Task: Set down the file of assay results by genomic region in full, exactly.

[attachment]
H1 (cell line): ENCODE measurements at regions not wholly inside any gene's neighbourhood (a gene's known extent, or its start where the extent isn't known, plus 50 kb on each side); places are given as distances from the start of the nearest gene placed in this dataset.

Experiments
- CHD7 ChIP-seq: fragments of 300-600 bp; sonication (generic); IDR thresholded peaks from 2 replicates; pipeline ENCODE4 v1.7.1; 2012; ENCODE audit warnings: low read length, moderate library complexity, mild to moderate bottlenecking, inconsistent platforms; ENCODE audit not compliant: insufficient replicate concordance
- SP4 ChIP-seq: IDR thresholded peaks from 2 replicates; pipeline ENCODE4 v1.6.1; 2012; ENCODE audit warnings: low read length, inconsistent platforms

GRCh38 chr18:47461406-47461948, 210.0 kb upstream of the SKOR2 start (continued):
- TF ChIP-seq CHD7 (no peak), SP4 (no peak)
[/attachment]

H1 (cell line): ENCODE measurements at regions not wholly inside any gene's neighbourhood (a gene's known extent, or its start where the extent isn't known, plus 50 kb on each side); places are given as distances from the start of the nearest gene placed in this dataset.

Experiments
- CHD7 ChIP-seq: fragments of 300-600 bp; sonication (generic); IDR thresholded peaks from 2 replicates; pipeline ENCODE4 v1.7.1; 2012; ENCODE audit warnings: low read length, moderate library complexity, mild to moderate bottlenecking, inconsistent platforms; ENCODE audit not compliant: insufficient replicate concordance
- SP4 ChIP-seq: IDR thresholded peaks from 2 replicates; pipeline ENCODE4 v1.6.1; 2012; ENCODE audit warnings: low read length, inconsistent platforms

GRCh38 chr18:47461406-47461948, 210.0 kb upstream of the SKOR2 start (continued):
- TF ChIP-seq CHD7 (no peak), SP4 (no peak)